The force of probability arguments
Bruce A. of Australia, a supporter, raised a question about the probability arguments in our interview with chemist Dr Ken Funk, Is God Left-Handed? The basic gist is, even if the probability is tiny, doesn’t it mean that there is still a practical chance of it happening?
100% behind and supportive of Creation.com but want to make a point that the ‘odds of life’ comments to me don’t seem relevant at all, as an argument in support of creation. You give here odds are 10185—a fantastic number but this may, according to chance been hit on the first throw of dice or twice on the 10370 throw. It means the same if it was hit, it was hit which it has been, it exists. Is this valid? I don’t accept life came from anywhere other than our Creators hand.
Bruce A., Australia
CMI's Dr Jonathan Sarfati responds:
Dear Mr A.,
You seem to be misunderstanding the force of probability arguments. These are in fact used all the time in other areas to detect design. The foundational reason is that all physical processes are fundamentally reversible. For example, if a working car was torn apart by a tornado to form a junk heap, you could write mathematical equations for all the parts flying away from each other. Running these equations in reverse would mean the parts of the junkyard all flying together to produce a working car—and because of reversibility, these equations would be just as valid. But we see only the former process, never the latter, although the equations are just as good. The reason is that there are astronomically many more ways of making a junk heap than a working car. So although there is a tiny chance, as per your reasoning, of a tornado through a junk heap forming a working car, it is too infinitesimally small to be considered a rational possibility. No, probabilities this tiny show that the car just didn’t arise this way; rather, it arose from intelligent design.
Or think of it this way: we film a car being torn apart: running the film in reverse will show the car forming. We can tell that it is time-reversed precisely because of the tiny probability of that being true. Indeed, we can define time, by saying that the forward direction is in the direction of increasing probability. This becomes circular, because we have two sets of equations of motion in time that are equally valid, and we just eliminate the one set as being contrary to the direction of time.
Indeed, when analysing thermodynamics on a statistical level, Ludwig Boltzmann (1844–1906) formulated it as: the universe tends towards a maximum entropy, which corresponds to moving to a system with more possible states, thus a higher probability of being occupied. It is also why you’ll never see a bath of lukewarm water spontaneously freezing at one end and boiling at the other. Rather, when you mix an equal amount of freezing water and boiling water, the result will always be lukewarm water. Yet there is an infinitesimally small chance of all molecular collisions removing heat energy from one end of a bath of lukewarm water, and transferring it to another. But if you saw this happening, you would assume there was an outside source heating and cooling the water at different ends. This is explained more in the book World Winding Down (a layman’s guide to the Second Law of Thermodynamics).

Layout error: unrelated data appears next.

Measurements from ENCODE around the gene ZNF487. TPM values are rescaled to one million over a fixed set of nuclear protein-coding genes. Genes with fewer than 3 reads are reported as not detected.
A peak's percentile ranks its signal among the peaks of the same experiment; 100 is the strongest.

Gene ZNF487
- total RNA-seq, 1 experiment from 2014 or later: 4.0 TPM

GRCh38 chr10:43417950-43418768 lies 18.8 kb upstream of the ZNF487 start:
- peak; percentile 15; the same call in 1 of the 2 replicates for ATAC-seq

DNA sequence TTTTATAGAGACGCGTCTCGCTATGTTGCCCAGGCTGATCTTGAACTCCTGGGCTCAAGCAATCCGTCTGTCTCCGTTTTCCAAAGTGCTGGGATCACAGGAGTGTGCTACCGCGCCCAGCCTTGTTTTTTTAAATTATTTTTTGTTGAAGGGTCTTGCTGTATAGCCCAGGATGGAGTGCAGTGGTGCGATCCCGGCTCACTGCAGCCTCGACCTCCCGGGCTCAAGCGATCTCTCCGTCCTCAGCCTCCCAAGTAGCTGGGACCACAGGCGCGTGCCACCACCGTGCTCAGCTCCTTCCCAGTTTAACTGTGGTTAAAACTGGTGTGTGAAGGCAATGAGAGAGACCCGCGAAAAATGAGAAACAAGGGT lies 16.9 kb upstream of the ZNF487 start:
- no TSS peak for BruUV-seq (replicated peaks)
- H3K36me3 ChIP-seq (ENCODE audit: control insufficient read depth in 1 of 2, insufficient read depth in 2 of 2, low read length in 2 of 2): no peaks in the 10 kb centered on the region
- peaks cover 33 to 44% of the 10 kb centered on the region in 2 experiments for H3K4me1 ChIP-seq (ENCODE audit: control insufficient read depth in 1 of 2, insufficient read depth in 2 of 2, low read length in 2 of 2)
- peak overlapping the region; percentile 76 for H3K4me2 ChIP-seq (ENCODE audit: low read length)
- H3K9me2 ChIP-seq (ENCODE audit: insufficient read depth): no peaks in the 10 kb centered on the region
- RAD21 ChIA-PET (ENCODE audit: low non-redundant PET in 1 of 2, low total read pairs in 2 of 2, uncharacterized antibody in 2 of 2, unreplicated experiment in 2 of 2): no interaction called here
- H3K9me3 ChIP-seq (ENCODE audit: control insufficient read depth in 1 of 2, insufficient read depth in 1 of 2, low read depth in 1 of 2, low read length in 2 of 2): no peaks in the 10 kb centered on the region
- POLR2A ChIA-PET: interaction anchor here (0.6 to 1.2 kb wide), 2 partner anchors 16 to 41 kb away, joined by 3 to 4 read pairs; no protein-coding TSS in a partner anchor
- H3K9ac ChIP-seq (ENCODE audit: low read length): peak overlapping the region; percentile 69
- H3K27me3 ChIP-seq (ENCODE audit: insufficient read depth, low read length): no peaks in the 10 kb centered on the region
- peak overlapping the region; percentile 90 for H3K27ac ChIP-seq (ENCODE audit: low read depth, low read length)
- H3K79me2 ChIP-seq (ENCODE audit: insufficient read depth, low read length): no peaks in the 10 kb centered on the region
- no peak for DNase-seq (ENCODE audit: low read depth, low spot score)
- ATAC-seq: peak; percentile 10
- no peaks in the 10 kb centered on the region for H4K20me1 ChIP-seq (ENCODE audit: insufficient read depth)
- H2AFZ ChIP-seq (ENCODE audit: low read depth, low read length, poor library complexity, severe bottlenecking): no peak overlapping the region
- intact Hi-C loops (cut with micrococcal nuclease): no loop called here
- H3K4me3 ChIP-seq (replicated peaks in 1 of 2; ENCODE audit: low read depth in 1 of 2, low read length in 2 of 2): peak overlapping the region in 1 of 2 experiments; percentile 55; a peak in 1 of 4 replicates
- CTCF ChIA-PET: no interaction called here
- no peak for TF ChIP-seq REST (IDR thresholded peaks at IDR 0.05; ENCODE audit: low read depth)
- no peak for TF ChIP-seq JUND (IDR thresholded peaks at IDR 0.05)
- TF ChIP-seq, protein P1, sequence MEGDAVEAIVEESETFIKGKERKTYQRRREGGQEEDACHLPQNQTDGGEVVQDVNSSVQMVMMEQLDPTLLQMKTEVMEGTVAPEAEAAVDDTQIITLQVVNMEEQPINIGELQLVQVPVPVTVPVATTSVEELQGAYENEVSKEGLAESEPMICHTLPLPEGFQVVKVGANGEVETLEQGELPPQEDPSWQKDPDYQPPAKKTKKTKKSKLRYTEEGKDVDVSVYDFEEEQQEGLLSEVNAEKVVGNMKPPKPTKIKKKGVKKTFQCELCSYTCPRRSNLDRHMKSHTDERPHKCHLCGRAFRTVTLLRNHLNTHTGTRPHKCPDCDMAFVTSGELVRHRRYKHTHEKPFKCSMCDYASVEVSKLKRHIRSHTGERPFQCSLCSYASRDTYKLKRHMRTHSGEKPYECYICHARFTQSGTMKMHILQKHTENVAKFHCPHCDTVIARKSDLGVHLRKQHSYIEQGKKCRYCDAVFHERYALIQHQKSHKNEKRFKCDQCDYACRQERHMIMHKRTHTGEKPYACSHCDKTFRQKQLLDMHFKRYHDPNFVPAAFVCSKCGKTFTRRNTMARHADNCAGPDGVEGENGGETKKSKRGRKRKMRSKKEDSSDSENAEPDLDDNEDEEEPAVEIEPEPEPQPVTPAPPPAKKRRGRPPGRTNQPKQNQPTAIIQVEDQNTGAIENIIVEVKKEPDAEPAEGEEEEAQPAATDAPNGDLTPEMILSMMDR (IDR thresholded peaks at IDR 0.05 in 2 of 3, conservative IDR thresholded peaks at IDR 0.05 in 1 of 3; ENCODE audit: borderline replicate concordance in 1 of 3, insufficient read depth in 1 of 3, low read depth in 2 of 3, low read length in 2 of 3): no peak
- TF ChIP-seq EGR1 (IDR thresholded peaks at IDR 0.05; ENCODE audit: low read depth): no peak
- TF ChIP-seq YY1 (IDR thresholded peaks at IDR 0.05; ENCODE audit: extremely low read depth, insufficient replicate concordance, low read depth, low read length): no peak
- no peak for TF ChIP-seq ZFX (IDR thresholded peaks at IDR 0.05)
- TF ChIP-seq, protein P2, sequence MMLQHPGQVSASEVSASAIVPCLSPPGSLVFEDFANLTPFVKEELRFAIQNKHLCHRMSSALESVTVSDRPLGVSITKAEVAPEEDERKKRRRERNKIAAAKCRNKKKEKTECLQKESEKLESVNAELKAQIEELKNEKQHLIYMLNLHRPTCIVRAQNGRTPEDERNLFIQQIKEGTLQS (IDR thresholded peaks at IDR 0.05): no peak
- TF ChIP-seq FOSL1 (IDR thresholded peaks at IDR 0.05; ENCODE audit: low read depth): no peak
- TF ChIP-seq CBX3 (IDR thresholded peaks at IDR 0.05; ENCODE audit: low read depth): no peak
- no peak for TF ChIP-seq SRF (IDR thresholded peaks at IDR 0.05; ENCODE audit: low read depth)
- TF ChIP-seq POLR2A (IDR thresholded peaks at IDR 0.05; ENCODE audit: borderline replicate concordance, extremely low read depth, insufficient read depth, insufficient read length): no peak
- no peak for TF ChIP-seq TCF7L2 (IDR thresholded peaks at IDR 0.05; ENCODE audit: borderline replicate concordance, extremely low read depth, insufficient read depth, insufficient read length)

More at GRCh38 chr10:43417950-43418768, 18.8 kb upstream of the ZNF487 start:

The chances of life from non-living chemicals is even smaller, so the rationality is even stronger. First, we all agree that it’s clearly possible for a living cell to decompose into non-living chemicals, including lots of hydrolysis and racemization reactions. But every one of those reactions is reversible. Therefore it is logically possible for the entire reversal to happen: non-living chemicals to a cell, just highly improbable. The reason that the former reaction happens is basically that there are astronomically many more ways that a cell can break down than to form.
Or, take the parallel in the article: if someone illegally used your bank card and entered the right PIN, your bank would presume that it was either stolen or left lying around. They would never argue that the crook solved it by chance, even though there is a non-zero probability.
So as you can see, the force of probability arguments is essential to understand not only chemical evolution, but all other processes that we take for granted.